I often see the world through the lens of estate planning. Having worked in the field of estates and trusts for nearly forty years, I connect with Torah stories like the end of Jacob’s life. In the final chapters of Genesis, Jacob delivers final messages to his family that serve as his legal and spiritual will. He sets an example for us all. But first, let’s get back to me.

I am a proud long-time member of the AARP. And now I get discounts at museums, movies, and on Amtrak. I have a “mature” perspective on living. In forty years of lawyering, I primarily assisted clients with their estate planning. I have a lawyer’s perspective on dying. With my clients, we planned for the difficulties of aging: possible disability, end-of-life medical care, and funeral arrangements. I served my clients efficiently and stoically. And then I went to “rabbi school.”

From a rabbi’s perspective, I found that some clients welcome the connection between their legal needs and spiritual lives. These people appreciated having a “man of the cloth” guide them through the estate planning process. My interactions with these people made me a better counselor. As a spiritual advisor, my role is to make space for the soulful exploration of a person’s desires. This requires a contraction of one’s own self, what the Jewish mystics call “tzimtzum.”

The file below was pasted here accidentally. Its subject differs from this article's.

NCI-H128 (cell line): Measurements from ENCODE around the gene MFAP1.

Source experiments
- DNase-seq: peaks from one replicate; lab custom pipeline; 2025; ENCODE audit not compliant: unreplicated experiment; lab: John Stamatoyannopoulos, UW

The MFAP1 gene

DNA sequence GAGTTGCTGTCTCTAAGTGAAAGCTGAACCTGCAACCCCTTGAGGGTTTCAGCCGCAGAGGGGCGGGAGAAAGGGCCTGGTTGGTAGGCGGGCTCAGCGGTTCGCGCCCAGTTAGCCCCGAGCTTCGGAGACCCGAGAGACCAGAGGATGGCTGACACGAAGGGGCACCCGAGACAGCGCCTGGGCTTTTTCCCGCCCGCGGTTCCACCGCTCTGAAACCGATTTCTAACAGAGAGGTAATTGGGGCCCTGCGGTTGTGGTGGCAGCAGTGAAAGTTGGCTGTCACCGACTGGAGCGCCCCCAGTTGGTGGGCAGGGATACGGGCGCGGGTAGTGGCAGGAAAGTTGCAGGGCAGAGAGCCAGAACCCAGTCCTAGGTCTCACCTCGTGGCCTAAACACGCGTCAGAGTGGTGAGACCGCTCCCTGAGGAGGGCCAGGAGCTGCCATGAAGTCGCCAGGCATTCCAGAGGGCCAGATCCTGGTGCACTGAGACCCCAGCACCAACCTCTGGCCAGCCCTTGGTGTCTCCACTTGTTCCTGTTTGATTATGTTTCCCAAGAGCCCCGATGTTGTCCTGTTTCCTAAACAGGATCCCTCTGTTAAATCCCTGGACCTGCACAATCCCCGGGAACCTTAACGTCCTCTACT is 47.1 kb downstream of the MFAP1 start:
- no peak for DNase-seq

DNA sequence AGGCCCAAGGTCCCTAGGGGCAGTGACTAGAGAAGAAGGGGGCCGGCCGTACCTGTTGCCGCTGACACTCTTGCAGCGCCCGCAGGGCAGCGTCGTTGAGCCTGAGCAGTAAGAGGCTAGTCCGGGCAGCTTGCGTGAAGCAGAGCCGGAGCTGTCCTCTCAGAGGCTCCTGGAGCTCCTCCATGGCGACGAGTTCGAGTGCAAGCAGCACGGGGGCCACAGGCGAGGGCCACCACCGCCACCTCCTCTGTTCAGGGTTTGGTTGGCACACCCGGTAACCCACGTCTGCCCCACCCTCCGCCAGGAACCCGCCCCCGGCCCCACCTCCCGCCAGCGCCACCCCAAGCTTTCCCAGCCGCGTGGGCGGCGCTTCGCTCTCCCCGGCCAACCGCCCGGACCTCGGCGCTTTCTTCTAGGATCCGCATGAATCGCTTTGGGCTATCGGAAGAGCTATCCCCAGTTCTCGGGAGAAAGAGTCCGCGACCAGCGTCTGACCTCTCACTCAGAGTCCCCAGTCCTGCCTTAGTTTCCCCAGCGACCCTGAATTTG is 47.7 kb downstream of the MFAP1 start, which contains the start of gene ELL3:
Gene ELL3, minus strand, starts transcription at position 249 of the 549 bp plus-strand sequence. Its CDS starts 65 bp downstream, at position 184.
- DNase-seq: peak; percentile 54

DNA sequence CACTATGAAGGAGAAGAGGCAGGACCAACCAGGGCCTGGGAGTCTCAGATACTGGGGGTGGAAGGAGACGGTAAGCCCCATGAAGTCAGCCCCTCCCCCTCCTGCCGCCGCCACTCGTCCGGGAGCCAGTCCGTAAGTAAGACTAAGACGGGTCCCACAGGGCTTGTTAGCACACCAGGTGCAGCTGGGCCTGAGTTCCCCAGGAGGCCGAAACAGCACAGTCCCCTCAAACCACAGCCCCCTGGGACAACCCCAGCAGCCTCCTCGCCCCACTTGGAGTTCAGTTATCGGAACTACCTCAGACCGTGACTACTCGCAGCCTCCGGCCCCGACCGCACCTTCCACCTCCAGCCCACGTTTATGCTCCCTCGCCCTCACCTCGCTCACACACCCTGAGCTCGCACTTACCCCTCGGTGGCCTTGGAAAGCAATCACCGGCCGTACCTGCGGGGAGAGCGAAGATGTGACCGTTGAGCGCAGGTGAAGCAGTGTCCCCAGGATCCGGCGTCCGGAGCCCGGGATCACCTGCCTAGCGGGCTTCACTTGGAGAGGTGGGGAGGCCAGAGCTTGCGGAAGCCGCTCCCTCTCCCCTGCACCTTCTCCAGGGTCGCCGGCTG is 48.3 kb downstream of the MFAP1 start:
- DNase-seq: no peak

So, let’s get back to Torah. Jacob flips the estate planning monologue by focusing on his descendants rather than on his bequests. He blesses them with his vision, discernment, and guidance. Jacob offers a unique message for each of his twelve sons and two of his grandsons.

Reflecting on Jacob, here’s my suggestion for 2023. Have personal conversations about your estate. Make it personal. Do you have a message to share with your family? Otherwise, your final communication to your family and friends will be legal documents focused on probate and taxes. Is that how you want to say goodbye?

You might not understand estate planning as a spiritual exercise. However, your choices – about who inherits your property, who you trust with your assets, or your end-of-life planning – all impart a moral meaning and have a philosophical association. Jacob set out the methodology for spiritual estate planning. Make a New Year’s resolution to engage with people you love in profoundly meaningful ways.

Rabbi Evan J. Krame